Misplaced Fury

T.A. Barnhart

Here’s a blast from the past, Russel Sadler writing in BlueOregon in 2007:

It’s tempting to dismiss Speaker Minnis’ adolescent silliness as the product of a generation that was absent when the “Works well with others” gene was passed out.

Remember Karen Minnis? GOP Speaker who, with her minion Wayne Scott, ruled the Oregon House from 2003-2006; ruthless, tempermental, vindicative. She would crush anyone who got in her way. She had no qualms about punishing members of her own caucus or throwing them under the bus. When the Dems took back the House in 2008 and Jeff Merkley became Speaker, even Rs welcomed him and a return to Oregon’s historic version of bipartisanship.

I don’t think it’s an accident that the GOP has been in a downward spiral since the days of Minnis and Scott. They had an ideological agenda, and they pushed it hard, with little regard for what other members of the Leg wanted. Under their leadership, education in the state, hammered by Measure 5 and its bastard offspring, suffered even more. When the Dems took back the Leg, the first order of business – after assuring members on both sides of the aisle they’d all be welcome to participate in decision-making again – was to undo the damage sixteen years of Republican domination had wrought.

That’s why Ted Ferrioli’s complaints about the 18-12 Oregon Senate ring hollow to me.

Furious, Ferrioli asked for a recess. He and the other 11 Republican senators stalked off the floor to their caucus room to blow off steam.

Why was the Senate Minority Leader so angry? Because the Democrats were not passing Republican bills or Republican amendments. Apparently, despite losing statewide election after statewide election and watching their share of both seats in both Leg chambers diminish, the GOP seems to believe their policies should be passed into law.

"Bottom line is that all the major policy issues this year ... have been partisan," said Sen. Tim Knopp, R-Bend. "It's just been partisan, partisan, partisan."

When voters speak as decisively as they did in November – and in November 2012, for many Novembers before that – to complain about elected officials responding with policies backed by the vast majority of Oregon voters is the pinnacle of anti-democratic whining.

Some Democrats worry about the consequences of pushing Republicans too far. Gunning through the clean-fuels extension might have already killed any hope of a bipartisan transportation package this session; Republicans walked out on transportation talks after the vote and now insist they won't return unless the program is repealed.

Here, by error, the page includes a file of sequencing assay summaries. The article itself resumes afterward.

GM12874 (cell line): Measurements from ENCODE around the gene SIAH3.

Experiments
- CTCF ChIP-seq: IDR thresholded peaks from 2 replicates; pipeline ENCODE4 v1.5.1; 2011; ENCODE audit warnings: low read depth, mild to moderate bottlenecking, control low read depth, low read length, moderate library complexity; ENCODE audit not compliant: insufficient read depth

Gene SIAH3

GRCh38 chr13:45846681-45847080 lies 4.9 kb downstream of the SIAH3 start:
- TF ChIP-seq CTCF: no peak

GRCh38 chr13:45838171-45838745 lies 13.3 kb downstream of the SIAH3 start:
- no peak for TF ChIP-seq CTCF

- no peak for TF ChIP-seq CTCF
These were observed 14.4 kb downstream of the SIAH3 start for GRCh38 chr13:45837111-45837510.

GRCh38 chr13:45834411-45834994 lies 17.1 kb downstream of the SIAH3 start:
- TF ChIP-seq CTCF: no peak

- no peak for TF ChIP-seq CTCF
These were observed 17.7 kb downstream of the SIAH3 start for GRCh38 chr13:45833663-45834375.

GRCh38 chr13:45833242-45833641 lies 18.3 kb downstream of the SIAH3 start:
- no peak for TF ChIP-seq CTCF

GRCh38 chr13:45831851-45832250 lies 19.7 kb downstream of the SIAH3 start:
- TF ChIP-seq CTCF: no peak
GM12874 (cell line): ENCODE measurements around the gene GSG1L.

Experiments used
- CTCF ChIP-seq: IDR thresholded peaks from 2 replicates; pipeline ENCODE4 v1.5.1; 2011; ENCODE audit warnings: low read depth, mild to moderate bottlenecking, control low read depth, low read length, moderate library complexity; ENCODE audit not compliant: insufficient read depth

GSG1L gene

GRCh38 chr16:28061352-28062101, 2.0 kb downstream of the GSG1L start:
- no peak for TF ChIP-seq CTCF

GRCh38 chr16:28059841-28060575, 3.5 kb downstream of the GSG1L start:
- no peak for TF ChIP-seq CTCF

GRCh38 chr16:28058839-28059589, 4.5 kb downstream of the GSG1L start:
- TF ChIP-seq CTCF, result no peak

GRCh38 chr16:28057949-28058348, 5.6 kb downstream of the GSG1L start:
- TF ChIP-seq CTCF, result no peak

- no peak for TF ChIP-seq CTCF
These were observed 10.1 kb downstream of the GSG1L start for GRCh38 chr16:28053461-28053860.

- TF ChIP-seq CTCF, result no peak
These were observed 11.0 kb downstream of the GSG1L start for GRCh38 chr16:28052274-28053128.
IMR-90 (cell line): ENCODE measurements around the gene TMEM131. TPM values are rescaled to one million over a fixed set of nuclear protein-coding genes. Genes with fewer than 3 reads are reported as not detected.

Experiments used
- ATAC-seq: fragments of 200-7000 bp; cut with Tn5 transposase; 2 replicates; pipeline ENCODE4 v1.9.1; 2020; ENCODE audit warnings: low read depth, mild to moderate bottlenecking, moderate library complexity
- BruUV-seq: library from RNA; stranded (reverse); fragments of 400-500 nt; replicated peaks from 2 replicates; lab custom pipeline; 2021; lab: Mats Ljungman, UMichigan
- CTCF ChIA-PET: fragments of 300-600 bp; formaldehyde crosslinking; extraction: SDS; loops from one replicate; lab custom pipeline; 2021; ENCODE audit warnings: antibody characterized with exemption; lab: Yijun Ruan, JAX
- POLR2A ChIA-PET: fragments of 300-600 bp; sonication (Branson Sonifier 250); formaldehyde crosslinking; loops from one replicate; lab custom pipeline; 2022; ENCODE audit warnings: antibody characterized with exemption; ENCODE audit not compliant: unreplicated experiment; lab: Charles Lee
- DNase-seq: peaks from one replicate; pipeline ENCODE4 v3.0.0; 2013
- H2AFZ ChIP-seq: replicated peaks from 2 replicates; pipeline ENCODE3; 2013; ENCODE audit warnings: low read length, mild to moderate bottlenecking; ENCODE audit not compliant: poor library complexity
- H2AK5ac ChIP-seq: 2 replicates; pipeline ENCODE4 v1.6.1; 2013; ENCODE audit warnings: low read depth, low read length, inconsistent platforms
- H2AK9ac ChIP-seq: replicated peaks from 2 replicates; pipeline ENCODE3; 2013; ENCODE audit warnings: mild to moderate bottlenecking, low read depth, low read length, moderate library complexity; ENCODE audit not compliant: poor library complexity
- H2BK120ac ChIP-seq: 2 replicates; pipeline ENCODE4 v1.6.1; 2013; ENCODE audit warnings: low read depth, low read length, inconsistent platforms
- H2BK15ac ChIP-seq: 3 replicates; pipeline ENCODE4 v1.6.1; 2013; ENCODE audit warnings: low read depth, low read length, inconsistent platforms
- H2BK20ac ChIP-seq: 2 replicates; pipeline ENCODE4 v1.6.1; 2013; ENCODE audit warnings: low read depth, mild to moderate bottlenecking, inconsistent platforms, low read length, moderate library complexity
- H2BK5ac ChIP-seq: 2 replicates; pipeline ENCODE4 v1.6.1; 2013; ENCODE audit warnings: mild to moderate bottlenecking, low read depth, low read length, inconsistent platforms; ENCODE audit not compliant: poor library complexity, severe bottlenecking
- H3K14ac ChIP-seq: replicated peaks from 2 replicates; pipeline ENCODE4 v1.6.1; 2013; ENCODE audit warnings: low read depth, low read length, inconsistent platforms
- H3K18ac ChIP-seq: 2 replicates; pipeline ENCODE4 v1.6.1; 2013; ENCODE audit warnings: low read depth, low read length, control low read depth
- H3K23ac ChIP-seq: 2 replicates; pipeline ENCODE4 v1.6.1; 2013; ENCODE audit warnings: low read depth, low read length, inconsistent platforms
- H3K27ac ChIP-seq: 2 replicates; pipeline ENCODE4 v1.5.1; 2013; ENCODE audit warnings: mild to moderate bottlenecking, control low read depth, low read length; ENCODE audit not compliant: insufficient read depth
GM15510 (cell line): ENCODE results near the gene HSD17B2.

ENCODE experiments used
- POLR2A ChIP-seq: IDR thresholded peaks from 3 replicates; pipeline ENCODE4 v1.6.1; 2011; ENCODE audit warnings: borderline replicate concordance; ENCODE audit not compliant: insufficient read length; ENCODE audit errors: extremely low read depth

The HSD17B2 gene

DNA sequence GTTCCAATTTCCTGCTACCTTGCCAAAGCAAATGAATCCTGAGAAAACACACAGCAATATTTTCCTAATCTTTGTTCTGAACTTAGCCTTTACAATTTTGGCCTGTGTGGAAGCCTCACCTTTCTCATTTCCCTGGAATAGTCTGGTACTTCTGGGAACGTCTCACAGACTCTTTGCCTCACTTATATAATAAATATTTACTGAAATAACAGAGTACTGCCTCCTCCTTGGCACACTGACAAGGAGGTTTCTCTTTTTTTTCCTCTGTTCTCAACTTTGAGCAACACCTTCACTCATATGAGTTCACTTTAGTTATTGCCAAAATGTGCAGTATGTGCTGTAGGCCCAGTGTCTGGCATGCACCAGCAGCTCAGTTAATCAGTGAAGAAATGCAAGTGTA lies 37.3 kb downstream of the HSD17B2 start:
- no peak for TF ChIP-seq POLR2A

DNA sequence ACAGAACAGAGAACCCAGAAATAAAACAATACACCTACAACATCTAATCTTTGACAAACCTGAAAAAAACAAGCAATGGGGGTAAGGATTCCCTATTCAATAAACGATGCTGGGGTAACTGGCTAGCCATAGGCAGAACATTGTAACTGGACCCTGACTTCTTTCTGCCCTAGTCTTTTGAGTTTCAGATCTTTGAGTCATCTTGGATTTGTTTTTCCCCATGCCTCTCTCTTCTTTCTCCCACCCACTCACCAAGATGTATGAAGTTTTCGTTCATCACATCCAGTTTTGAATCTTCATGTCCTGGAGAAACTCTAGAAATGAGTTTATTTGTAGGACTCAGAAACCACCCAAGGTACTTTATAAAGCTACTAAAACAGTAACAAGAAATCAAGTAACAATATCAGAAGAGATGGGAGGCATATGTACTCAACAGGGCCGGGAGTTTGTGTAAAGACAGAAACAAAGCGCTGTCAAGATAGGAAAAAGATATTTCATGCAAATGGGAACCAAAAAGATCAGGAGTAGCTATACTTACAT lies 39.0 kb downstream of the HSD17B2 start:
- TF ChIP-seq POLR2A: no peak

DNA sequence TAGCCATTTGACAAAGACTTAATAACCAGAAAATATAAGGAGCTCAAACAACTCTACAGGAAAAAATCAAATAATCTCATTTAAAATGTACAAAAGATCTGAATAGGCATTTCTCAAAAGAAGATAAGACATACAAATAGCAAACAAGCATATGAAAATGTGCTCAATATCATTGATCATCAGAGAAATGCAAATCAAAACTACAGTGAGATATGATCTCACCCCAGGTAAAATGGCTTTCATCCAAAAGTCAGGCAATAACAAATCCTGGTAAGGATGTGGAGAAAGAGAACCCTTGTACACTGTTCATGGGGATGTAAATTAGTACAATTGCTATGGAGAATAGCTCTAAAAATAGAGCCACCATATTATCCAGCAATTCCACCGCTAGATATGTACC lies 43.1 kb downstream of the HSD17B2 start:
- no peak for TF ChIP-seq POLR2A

Let’s be clear: the GOP was going to be pissed about the removal of that sunset under any circumstances. The party has no standing with Oregon voters; they know they will lose all three major races next year: Governor, Secretary of State, and Treasurer. They know they have no hope of undoing the Dems’ advantage in either chamber and are likely to lose at least one more House seat. They have no candidates capable of winning a statewide vote or leading the party back from the brink.

Art Robinson? Allen Alley? Julie Parrish, the Oregonian Editorial Board’s beloved “centrist” Republican? Greg Walden? Not even Walden, despite his standing in the Congress, could hope to defeat Gov Kate Brown. Oregon has areas of deep conservativism, but this is an increasingly liberal/progressive state. The GOP wants to believe the Dems are going to over-step – and would someone please tell Peter Courtney to stop being a harbinger of doom! – but Oregon voters support Democratic policies. As Sen Rosenbaum stated,

"Our majority is much more robust – we're not going to apologize for that," said Senate Democratic Leader Diane Rosenbaum.

Democrats, she said, are efficiently fulfilling campaign promises, following an agenda to ensure fairness in the workplace, strengthen education and help low-income families save.

"Those are some of the things voters told us during the election they wanted," Rosenbaum said. "We've gotten a lot done already. I feel good about that."

Elections matter. If Ted Ferrioli wants to be furious with anyone for the state of affairs in the Leg, he should start by driving up to Camas and telling Karen Minnis “thanks for effing-up my party”.

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